Former Miners Create Book to Preserve Mining History
Northland Uncovered: Erie Mining Company
HOYT LAKES, Minn. – A three-year-long project is highlighting the hard work and legacy of a taconite plant that helped build a town.
Former employees from Erie Mining Company are working together on a new project.
They’ve been researching a writing a book detailing the beginning and end of the taconite plant.
“We’re dying off. If we don’t do it now, ten years from now, somebody will try to start this, it just couldn’t happen. It has to be done, and we think we’ve got a story to tell,” said Daniel DeVaney who worked at the plant for nearly 40 years.
The book will cover the entire life of the plant, “the pioneering work, the construction of the plant, operation of the plant, and finally the end of the plant,” explained Ronald Hein, who worked at the plant for nearly 30 years.
Hein is the co-project manager for the book and believes this project needs to be done now.
“If we don’t tell the story it’s gonna be lost, it’s gonna be lost,” said Hein.
More than 135 oral interviews have been done to ensure this part of the Iron Range’s development is never forgotten.
“We came up with the patents on the shaft furnace and a lot of the process was patented by Erie Mining Company,” said DeVaney.
The company was started, in part, by Daniel DeVaney’s father, Fred D. DeVaney.
The U.S. Bureau of Mines hired him in 1941 to start a laboratory in Hibbing to test lean ore.
A pilot plant was set up within the laboratory with test sized equipment, then came a preliminary taconite plant North of Aurora, followed by an investment of $300 million to build a commercial plant North of Hoyt Lakes.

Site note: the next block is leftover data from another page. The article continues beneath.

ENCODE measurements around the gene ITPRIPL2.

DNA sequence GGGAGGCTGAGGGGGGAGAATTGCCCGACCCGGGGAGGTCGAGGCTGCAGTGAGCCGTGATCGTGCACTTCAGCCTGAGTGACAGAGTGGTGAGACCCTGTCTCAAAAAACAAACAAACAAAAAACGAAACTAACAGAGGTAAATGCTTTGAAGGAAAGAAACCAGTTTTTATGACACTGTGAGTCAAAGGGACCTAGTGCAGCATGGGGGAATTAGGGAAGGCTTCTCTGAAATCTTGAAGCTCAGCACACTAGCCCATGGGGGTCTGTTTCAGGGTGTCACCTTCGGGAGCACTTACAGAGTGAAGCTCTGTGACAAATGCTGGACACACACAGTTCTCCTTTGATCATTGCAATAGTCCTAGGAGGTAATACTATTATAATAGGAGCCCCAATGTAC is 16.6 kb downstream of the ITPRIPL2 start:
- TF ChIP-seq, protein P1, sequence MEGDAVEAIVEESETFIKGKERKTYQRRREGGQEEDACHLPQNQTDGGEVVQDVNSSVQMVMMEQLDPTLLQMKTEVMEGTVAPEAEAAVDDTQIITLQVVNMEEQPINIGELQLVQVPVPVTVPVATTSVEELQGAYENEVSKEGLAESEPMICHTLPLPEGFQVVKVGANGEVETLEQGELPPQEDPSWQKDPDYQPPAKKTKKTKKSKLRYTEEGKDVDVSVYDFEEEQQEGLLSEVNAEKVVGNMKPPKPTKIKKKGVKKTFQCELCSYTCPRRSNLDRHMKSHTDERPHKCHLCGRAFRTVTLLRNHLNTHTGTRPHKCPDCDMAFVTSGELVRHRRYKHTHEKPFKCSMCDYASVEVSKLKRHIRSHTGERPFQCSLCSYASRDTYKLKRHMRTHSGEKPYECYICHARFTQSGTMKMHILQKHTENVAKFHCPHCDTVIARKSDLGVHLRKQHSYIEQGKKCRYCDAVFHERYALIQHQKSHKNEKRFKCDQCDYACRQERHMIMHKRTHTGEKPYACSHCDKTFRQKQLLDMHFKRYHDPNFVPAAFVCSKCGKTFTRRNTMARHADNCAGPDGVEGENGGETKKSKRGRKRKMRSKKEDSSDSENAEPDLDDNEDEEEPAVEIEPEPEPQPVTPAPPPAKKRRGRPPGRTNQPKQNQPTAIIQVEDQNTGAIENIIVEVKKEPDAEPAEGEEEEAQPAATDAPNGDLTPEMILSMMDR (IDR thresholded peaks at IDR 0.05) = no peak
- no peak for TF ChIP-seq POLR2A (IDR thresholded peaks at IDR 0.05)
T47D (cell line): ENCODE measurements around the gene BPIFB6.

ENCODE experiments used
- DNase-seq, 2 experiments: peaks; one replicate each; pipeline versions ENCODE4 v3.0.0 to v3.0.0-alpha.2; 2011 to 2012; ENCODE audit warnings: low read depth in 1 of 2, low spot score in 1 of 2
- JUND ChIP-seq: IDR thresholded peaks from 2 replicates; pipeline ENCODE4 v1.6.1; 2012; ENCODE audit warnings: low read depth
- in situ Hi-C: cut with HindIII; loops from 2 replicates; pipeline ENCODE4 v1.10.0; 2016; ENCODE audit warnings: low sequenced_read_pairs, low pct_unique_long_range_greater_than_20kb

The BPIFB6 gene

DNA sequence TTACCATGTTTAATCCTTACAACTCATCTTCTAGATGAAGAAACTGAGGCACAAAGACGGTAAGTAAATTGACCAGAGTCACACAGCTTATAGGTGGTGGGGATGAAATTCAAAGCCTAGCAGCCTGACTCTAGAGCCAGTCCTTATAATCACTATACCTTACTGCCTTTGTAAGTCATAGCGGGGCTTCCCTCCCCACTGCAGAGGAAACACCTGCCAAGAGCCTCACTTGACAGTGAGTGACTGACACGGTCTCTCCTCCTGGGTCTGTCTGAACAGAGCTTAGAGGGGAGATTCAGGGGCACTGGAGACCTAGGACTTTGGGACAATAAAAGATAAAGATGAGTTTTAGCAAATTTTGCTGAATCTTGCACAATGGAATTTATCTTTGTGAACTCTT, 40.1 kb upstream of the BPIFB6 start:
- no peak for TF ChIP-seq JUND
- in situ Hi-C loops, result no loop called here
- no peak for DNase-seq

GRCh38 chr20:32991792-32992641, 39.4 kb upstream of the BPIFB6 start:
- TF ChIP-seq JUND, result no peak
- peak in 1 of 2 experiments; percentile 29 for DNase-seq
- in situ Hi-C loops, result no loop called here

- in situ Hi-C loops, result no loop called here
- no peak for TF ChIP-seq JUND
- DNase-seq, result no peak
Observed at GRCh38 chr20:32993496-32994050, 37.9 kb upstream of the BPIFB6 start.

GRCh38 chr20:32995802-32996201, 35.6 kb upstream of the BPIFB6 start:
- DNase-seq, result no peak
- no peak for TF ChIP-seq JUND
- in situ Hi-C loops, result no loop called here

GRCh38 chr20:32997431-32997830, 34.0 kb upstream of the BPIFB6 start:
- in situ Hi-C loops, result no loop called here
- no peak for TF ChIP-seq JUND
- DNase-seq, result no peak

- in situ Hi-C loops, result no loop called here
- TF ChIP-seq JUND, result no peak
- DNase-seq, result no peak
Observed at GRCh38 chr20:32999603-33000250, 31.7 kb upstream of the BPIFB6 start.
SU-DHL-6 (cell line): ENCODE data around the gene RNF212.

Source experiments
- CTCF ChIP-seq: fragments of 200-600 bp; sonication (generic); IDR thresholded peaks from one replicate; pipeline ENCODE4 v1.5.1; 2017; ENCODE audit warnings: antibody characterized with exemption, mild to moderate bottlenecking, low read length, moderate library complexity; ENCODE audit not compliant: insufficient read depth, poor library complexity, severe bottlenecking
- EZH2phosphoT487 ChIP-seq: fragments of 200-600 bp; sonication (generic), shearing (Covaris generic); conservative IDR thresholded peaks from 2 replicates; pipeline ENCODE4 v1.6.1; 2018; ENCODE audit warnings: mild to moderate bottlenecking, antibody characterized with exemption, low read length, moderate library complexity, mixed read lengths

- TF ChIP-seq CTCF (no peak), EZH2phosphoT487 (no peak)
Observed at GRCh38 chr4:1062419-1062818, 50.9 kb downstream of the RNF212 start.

“For companies to commit that kind of money to a project that’s not fully developed was a big risk,” explained Hein.
The commercial plant opened in 1957 and it was a constant work in progress.
“It was a continual upgrading as we went along, modifying equipment as we went,” said DeVaney.
The move and production changed the landscape of the Iron Range for the better.
“You could buy a house there if you worked there, I think it was three months with Erie, and it would cost you $400 down,” said DeVaney.
New houses weren’t the only new thing you’d see.
“They built a shopping center there, they built a whole town. We had a bowling alley, we had it all,” DeVaney remembered.
All the people filling the town and plant are what DeVaney remembers most.
“It takes people to run a place like that and you find out a lot about people and I guess you find out a lot about yourself, too,” DeVaney said.
A traveling exhibit will be on display at the St. Louis County Historical Society on March 6.
Once the book is finished, 2,700 will be distributed to Minnesota schools for free.